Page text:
10

I don't know what it is good time to use the param.

djangoproject it describes below:

Boolean. Designates whether this user account should be considered active. We recommend that you set this flag to False instead of deleting accounts; that way, if your applications have any foreign keys to users, the foreign keys won’t break.

This doesn’t necessarily control whether or not the user can log in. Authentication backends aren’t required to check for the is_active flag, and the default backends do not. If you want to reject a login based on is_active being False, it’s up to you to check that in your own login view or a custom authentication backend. However, the AuthenticationForm used by the login() view (which is the default) does perform this check, as do the permission-checking methods such as has_perm() and the authentication in the Django admin. All of those functions/methods will return False for inactive users.

readthedocs it describes below:

Authorization for inactive users

An inactive user is a one that is authenticated but has its attribute is_active set to False. However this does not mean they are not authorized to do anything. For example they are allowed to activate their account.

The support for anonymous users in the permission system allows for a scenario where anonymous users have permissions to do something while inactive authenticated users do not.

Do not forget to test for the is_active attribute of the user in your own backend permission methods.

Anyone can give some example that let me know the param needs to notice or how to use it.

3 Answers 3

16
from django.contrib.auth import authenticate
user = authenticate(username='john', password='secret')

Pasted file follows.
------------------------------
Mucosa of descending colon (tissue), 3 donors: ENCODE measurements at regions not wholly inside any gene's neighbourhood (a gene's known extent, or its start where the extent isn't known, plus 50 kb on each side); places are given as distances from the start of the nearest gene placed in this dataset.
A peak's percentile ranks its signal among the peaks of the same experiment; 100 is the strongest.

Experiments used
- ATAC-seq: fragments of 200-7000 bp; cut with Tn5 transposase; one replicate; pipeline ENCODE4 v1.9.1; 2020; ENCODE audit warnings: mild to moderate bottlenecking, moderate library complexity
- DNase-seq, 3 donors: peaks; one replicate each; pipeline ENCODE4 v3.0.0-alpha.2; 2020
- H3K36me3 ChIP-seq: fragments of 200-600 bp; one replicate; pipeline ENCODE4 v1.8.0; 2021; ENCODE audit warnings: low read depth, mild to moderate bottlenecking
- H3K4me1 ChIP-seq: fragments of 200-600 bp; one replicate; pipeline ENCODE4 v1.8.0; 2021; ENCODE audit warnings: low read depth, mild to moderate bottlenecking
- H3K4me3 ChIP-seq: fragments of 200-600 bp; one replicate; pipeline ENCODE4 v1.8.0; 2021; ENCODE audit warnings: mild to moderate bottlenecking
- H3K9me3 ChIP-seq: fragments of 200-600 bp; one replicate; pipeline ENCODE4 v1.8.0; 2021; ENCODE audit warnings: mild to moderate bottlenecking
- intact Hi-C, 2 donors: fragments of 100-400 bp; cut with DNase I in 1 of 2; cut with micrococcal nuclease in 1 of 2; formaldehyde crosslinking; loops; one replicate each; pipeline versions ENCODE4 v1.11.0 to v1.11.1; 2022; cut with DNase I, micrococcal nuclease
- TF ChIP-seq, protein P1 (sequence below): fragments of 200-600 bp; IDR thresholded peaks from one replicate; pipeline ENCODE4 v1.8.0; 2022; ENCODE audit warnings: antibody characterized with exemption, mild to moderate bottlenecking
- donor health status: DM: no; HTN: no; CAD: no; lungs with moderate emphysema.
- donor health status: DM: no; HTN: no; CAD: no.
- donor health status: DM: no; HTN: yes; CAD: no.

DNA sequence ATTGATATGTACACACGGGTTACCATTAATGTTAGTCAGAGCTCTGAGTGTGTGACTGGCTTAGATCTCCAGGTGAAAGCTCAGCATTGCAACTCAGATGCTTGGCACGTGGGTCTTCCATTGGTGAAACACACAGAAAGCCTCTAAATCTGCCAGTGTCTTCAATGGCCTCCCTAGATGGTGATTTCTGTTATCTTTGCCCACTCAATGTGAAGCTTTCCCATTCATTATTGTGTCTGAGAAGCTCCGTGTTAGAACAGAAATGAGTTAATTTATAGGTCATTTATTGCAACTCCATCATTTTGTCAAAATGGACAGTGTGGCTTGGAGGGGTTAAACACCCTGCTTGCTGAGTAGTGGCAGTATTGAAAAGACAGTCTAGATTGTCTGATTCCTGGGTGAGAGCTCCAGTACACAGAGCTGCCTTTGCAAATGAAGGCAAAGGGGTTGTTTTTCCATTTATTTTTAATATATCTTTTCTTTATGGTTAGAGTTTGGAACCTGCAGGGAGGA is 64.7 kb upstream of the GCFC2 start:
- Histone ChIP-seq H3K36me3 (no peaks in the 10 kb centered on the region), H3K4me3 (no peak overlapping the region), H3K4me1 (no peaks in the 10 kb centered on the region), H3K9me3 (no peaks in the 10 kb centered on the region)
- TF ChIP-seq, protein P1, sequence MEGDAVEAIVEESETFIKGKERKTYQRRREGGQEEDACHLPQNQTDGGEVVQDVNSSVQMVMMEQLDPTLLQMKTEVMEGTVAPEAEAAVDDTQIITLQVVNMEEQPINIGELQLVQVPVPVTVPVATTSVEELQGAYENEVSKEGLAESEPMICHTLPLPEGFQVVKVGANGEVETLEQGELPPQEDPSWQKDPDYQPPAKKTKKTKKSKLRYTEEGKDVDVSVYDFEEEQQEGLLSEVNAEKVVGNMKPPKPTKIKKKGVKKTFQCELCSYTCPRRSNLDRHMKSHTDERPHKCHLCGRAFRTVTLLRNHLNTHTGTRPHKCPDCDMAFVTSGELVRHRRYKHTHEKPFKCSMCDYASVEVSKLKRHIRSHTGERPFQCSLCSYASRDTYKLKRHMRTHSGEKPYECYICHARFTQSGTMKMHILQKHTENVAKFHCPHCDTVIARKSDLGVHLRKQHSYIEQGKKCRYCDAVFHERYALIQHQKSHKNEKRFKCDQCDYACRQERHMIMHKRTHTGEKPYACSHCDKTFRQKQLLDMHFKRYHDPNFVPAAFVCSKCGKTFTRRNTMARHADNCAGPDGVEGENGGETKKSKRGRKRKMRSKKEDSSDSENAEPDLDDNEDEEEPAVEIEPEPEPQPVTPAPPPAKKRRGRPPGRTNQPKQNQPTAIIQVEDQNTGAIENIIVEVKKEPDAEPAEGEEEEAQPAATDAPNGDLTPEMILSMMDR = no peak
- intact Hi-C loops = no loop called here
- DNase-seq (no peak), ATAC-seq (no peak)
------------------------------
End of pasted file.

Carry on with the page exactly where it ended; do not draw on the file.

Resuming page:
if user is not None:  #to check whether user is available or not?
    # the password verified for the user
    if user.is_active:   
        print("User is valid, active and authenticated")
    else:
        print("The password is valid, but the account has been disabled!")
else:
    # the authentication system was unable to verify the username and password
    print("The username and password were incorrect.")

This will be helpful for you to understand django authentication.

0
7

An inactive user is one that has its is_active field set to False.

As of django version 1.10: The ModelBackend (the default authentication backend) and RemoteUserBackend authentication backend prohibits these inactive users from authenticating. So, if you use those backends you won't need to use the following style:

#authentication has been successful now...
if user.is_active:
    login(request,user)
    #redirect to success page
else:
    #return disabled account error message

If a custom user model doesn’t have an is_active field, all users will be allowed to authenticate. Previous to version 1.10 ModelBackend allowed inactive users to authenticate- this was useful first where you allowed the user to authenticate and then you allowed a user to activate their account (only after they had successfully authenticated).

Please note that the @login_required decorator does not check for the is_active flag on the user. @login_required

check AUTHENTICATION_BACKENDS to see which ones you are using. see https://docs.djangoproject.com/en/1.10/topics/auth/customizing/

0
def MyFormView(request):
    if request.method == 'POST':
        m_form = myform(request.POST)
        a_form = AccountForm(request.POST)
        if m_form.is_valid() and a_form.is_valid():
            user = m_form.save()
            user.is_active = True
            a_form.instance.user = user
            a_form.save()
            messages.success(request,f'Your Account Has Been created')
            return redirect('/')
    else:
        m_form = myform()
        a_form = AccountForm()
    return render(request, 'app/index.html', {'m_form':m_form, 'a_form':a_form})
1
  • 1
    Please provide explanation with your answers. Simply posting code does not spread knowledge of integral scripting processes which helps people understand the logic and reasoning behind your answer. Commented Jul 25, 2021 at 10:52

Your Answer

By clicking “Post Your Answer”, you agree to our terms of service and acknowledge you have read our privacy policy.

Not the answer you're looking for? Browse other questions tagged or ask your own question.